Keywords are an essential part of the Twitter experience (in fact all digital activity!). You can use them to search for potential clients, find candidates with particular skill sets and even monitor your competitor’s activity.
Let’s say you are looking to recruit someone for your team. The most basic way to see what’s happening in the Twittersphere is to put your keywords (sales manager, marketing communications etc) into the search bar to see what’s trending.
Remember Twitter lets you engage with communities: which means you have the potential to interact with some very talented individuals online. So search for current topics to see who’s commenting on them, and how they’re commenting on them. If you’re searching for someone who really knows their stuff, this is a great way to see what kind of content they’re knowledegable about.
Twitter also has a number of accounts dedicated to sharing jobs, in which candidates will follow and search for the relevant #tags, but to give your talent search the edge, look at those who are part of the conversation.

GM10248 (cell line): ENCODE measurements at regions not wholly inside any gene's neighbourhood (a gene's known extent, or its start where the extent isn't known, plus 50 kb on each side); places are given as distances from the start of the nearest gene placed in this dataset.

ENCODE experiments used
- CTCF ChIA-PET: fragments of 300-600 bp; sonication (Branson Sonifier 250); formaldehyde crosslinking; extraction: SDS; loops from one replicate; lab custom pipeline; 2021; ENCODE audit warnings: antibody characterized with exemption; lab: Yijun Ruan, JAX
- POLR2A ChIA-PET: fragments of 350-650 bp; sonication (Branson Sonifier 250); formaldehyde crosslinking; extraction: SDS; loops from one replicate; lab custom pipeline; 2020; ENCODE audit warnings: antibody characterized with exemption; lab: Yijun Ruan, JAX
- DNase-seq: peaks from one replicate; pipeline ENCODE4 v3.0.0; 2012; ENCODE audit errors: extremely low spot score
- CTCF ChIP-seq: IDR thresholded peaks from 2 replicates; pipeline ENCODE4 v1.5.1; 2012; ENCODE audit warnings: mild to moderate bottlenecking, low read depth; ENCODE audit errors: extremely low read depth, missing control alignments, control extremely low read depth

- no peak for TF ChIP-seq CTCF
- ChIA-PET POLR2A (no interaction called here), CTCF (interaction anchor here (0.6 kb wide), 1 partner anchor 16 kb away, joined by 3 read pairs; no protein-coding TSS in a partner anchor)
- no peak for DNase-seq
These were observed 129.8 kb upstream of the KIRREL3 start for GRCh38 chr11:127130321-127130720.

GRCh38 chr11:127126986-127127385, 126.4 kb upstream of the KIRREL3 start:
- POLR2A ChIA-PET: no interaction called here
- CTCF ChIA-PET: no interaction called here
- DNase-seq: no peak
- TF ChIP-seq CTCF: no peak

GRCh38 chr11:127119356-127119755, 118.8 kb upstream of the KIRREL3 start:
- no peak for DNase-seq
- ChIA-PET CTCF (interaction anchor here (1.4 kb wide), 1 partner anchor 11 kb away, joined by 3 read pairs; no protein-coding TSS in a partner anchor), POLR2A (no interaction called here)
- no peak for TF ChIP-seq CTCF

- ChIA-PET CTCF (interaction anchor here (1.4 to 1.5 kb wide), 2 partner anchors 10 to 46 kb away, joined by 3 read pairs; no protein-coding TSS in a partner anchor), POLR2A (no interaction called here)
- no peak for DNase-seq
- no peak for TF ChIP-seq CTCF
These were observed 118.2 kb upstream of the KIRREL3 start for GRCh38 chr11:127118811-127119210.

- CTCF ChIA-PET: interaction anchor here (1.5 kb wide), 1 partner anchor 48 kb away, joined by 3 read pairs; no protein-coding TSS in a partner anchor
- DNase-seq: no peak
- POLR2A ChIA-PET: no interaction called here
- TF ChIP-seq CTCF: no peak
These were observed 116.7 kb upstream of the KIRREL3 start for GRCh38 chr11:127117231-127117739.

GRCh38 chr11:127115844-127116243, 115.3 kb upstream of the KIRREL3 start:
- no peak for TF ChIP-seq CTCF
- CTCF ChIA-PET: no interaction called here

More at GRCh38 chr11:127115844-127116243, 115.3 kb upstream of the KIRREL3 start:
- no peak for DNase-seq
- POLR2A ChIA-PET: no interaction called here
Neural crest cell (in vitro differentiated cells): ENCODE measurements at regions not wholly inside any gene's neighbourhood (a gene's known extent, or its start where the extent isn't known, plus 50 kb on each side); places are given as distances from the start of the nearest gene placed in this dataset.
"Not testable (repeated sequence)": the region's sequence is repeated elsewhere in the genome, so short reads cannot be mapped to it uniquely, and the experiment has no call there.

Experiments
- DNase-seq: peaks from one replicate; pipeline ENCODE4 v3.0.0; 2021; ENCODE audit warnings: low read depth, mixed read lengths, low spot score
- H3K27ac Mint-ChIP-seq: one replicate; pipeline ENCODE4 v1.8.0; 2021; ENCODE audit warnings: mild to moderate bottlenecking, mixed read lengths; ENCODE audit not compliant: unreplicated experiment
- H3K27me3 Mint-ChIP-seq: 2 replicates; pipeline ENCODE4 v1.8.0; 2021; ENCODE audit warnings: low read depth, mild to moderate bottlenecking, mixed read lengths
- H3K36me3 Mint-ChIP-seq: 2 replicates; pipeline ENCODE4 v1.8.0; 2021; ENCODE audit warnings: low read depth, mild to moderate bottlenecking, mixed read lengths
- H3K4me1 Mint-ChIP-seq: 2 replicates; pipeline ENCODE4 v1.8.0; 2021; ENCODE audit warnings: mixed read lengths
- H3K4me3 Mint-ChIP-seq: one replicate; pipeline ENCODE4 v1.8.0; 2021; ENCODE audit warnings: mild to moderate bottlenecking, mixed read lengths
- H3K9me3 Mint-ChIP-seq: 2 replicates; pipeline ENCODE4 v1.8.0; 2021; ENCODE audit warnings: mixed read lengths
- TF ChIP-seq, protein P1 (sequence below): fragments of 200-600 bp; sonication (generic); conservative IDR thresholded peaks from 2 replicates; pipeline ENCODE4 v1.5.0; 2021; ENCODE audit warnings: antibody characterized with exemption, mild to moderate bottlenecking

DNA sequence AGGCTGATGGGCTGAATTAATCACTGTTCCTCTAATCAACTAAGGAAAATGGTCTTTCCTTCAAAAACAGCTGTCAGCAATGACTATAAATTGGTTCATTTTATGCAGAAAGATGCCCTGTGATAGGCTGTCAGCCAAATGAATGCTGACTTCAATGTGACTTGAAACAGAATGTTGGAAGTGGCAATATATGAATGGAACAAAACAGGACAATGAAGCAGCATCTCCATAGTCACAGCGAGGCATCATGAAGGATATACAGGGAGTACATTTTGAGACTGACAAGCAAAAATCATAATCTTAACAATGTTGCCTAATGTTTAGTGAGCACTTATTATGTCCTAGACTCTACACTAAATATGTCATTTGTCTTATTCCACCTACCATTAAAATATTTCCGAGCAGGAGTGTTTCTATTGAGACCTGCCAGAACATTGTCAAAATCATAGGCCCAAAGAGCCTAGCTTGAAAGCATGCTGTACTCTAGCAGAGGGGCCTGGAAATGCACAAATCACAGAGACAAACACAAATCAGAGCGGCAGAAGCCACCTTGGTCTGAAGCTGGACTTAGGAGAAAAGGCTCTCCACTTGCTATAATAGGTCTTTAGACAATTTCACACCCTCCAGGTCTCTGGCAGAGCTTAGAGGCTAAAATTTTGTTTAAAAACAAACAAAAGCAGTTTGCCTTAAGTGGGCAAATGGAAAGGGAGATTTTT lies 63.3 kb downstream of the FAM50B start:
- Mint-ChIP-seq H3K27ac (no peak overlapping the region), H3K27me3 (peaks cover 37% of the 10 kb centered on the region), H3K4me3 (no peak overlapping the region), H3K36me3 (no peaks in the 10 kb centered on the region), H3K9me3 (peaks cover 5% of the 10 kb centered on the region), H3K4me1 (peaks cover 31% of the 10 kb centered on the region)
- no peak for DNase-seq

Tip: Make time to research keywords. There’s no point creating a new #tag or using keywords that people aren’t following.
Managing your following
If you’ve been on Twitter for a few months and tweeting fairly regularly, chances are you’ve got yourself a growing following. You’ve most probably started to follow a list people – including clients, journalists, celebrities and suppliers – but the stream of tweets may be hard to follow.
A good way to do this is to group them into different interest or segment them by location, customer type or specialist area. Using the lists functionality on Twitter will allow you to group them – just create a new list, and assign every time you follow someone.
Another great tool to use is Hootsuite. This browser-based platform allows you to sign up multiple accounts, for example you may have a corporate Twitter account, one for regional teams, another for jobs and careers etc. If you’re using Twitter to recruit, you may also wish to put followers depending on specialism into lists – e.g. sales people, digital gurus, senior appointments.